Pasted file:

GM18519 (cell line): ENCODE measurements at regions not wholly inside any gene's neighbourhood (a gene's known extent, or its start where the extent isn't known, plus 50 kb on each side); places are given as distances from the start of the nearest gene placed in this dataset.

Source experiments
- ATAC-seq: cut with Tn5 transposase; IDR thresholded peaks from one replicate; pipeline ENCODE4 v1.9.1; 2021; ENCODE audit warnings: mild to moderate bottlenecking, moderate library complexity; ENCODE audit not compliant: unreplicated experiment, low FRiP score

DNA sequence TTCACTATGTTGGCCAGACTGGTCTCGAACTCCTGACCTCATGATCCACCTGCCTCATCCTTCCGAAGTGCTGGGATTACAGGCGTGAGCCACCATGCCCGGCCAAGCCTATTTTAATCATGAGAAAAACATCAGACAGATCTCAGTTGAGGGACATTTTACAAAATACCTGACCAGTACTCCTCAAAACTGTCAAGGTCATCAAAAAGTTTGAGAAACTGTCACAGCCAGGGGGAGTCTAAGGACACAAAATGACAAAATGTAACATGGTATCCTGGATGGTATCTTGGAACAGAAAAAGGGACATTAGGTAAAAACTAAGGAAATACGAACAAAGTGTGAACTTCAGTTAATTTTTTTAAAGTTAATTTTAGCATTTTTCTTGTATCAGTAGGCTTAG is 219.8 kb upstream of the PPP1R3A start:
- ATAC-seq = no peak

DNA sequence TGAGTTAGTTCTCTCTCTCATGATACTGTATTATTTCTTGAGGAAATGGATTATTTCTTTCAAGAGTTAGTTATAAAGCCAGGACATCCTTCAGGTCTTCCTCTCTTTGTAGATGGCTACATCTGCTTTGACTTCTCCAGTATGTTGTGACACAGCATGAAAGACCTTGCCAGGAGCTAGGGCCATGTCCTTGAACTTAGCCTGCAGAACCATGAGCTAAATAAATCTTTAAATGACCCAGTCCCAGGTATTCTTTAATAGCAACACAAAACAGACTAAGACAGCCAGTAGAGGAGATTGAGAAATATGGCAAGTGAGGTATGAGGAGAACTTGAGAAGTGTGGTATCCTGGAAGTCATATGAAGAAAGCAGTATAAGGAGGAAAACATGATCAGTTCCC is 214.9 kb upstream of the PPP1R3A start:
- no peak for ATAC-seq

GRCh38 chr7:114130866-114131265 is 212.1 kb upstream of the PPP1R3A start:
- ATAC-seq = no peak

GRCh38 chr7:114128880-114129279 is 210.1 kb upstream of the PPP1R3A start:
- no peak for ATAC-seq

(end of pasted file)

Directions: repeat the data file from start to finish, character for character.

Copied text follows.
GM18519 (cell line): ENCODE measurements at regions not wholly inside any gene's neighbourhood (a gene's known extent, or its start where the extent isn't known, plus 50 kb on each side); places are given as distances from the start of the nearest gene placed in this dataset.

Source experiments
- ATAC-seq: cut with Tn5 transposase; IDR thresholded peaks from one replicate; pipeline ENCODE4 v1.9.1; 2021; ENCODE audit warnings: mild to moderate bottlenecking, moderate library complexity; ENCODE audit not compliant: unreplicated experiment, low FRiP score

DNA sequence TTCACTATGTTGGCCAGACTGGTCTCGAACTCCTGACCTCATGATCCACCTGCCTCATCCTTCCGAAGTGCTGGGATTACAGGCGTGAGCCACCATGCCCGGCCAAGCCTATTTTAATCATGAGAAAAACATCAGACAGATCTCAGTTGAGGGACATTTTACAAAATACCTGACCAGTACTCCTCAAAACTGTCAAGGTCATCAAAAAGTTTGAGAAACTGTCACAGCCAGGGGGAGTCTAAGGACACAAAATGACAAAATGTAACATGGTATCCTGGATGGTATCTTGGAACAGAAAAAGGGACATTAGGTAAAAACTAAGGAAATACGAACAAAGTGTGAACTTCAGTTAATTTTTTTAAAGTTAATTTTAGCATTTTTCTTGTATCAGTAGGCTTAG is 219.8 kb upstream of the PPP1R3A start:
- ATAC-seq = no peak

DNA sequence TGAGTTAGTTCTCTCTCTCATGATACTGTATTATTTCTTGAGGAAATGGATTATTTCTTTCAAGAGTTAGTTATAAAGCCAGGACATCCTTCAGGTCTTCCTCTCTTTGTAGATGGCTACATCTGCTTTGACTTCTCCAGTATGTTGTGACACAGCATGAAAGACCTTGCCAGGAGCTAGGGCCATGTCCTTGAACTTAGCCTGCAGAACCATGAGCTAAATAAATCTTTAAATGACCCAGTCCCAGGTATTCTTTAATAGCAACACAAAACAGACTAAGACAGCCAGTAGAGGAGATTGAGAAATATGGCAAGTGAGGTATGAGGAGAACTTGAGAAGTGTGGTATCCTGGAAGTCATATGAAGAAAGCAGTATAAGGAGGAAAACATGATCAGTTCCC is 214.9 kb upstream of the PPP1R3A start:
- no peak for ATAC-seq

GRCh38 chr7:114130866-114131265 is 212.1 kb upstream of the PPP1R3A start:
- ATAC-seq = no peak

GRCh38 chr7:114128880-114129279 is 210.1 kb upstream of the PPP1R3A start:
- no peak for ATAC-seq